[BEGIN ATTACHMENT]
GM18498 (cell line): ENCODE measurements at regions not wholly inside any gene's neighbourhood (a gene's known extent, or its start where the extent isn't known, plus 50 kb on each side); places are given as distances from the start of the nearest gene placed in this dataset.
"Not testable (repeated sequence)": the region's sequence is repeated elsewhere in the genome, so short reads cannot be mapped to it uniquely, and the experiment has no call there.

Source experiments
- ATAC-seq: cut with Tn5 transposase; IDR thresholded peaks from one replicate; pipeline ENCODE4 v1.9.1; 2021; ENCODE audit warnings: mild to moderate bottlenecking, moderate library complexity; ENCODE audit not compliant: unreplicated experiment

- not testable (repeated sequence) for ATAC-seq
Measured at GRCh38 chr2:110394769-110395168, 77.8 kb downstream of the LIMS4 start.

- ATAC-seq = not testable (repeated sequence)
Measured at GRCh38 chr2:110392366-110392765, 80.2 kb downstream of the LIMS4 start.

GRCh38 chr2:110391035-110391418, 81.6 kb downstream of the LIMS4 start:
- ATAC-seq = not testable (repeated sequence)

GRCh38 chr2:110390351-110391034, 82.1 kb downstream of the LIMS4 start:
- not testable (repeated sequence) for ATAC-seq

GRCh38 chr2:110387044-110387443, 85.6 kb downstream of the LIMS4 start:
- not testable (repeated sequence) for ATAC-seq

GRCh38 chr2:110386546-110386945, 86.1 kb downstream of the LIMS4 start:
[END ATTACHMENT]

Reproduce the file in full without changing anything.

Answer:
GM18498 (cell line): ENCODE measurements at regions not wholly inside any gene's neighbourhood (a gene's known extent, or its start where the extent isn't known, plus 50 kb on each side); places are given as distances from the start of the nearest gene placed in this dataset.
"Not testable (repeated sequence)": the region's sequence is repeated elsewhere in the genome, so short reads cannot be mapped to it uniquely, and the experiment has no call there.

Source experiments
- ATAC-seq: cut with Tn5 transposase; IDR thresholded peaks from one replicate; pipeline ENCODE4 v1.9.1; 2021; ENCODE audit warnings: mild to moderate bottlenecking, moderate library complexity; ENCODE audit not compliant: unreplicated experiment

- not testable (repeated sequence) for ATAC-seq
Measured at GRCh38 chr2:110394769-110395168, 77.8 kb downstream of the LIMS4 start.

- ATAC-seq = not testable (repeated sequence)
Measured at GRCh38 chr2:110392366-110392765, 80.2 kb downstream of the LIMS4 start.

GRCh38 chr2:110391035-110391418, 81.6 kb downstream of the LIMS4 start:
- ATAC-seq = not testable (repeated sequence)

GRCh38 chr2:110390351-110391034, 82.1 kb downstream of the LIMS4 start:
- not testable (repeated sequence) for ATAC-seq

GRCh38 chr2:110387044-110387443, 85.6 kb downstream of the LIMS4 start:
- not testable (repeated sequence) for ATAC-seq

GRCh38 chr2:110386546-110386945, 86.1 kb downstream of the LIMS4 start: